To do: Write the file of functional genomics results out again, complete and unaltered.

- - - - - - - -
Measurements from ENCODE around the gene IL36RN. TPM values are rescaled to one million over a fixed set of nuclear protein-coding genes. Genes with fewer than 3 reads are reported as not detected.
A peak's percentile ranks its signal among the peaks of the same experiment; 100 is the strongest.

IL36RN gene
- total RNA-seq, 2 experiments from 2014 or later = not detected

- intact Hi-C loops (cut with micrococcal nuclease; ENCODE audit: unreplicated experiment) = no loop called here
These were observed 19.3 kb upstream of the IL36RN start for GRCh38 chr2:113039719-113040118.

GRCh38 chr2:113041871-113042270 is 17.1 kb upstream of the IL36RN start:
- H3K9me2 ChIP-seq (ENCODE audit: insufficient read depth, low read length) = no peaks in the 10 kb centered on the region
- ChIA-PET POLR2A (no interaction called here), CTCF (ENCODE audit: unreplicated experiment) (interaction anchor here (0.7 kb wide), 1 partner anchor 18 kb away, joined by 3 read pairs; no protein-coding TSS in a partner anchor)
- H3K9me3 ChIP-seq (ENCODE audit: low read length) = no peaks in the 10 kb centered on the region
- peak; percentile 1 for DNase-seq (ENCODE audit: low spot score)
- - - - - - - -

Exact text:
Measurements from ENCODE around the gene IL36RN. TPM values are rescaled to one million over a fixed set of nuclear protein-coding genes. Genes with fewer than 3 reads are reported as not detected.
A peak's percentile ranks its signal among the peaks of the same experiment; 100 is the strongest.

IL36RN gene
- total RNA-seq, 2 experiments from 2014 or later = not detected

- intact Hi-C loops (cut with micrococcal nuclease; ENCODE audit: unreplicated experiment) = no loop called here
These were observed 19.3 kb upstream of the IL36RN start for GRCh38 chr2:113039719-113040118.

GRCh38 chr2:113041871-113042270 is 17.1 kb upstream of the IL36RN start:
- H3K9me2 ChIP-seq (ENCODE audit: insufficient read depth, low read length) = no peaks in the 10 kb centered on the region
- ChIA-PET POLR2A (no interaction called here), CTCF (ENCODE audit: unreplicated experiment) (interaction anchor here (0.7 kb wide), 1 partner anchor 18 kb away, joined by 3 read pairs; no protein-coding TSS in a partner anchor)
- H3K9me3 ChIP-seq (ENCODE audit: low read length) = no peaks in the 10 kb centered on the region
- peak; percentile 1 for DNase-seq (ENCODE audit: low spot score)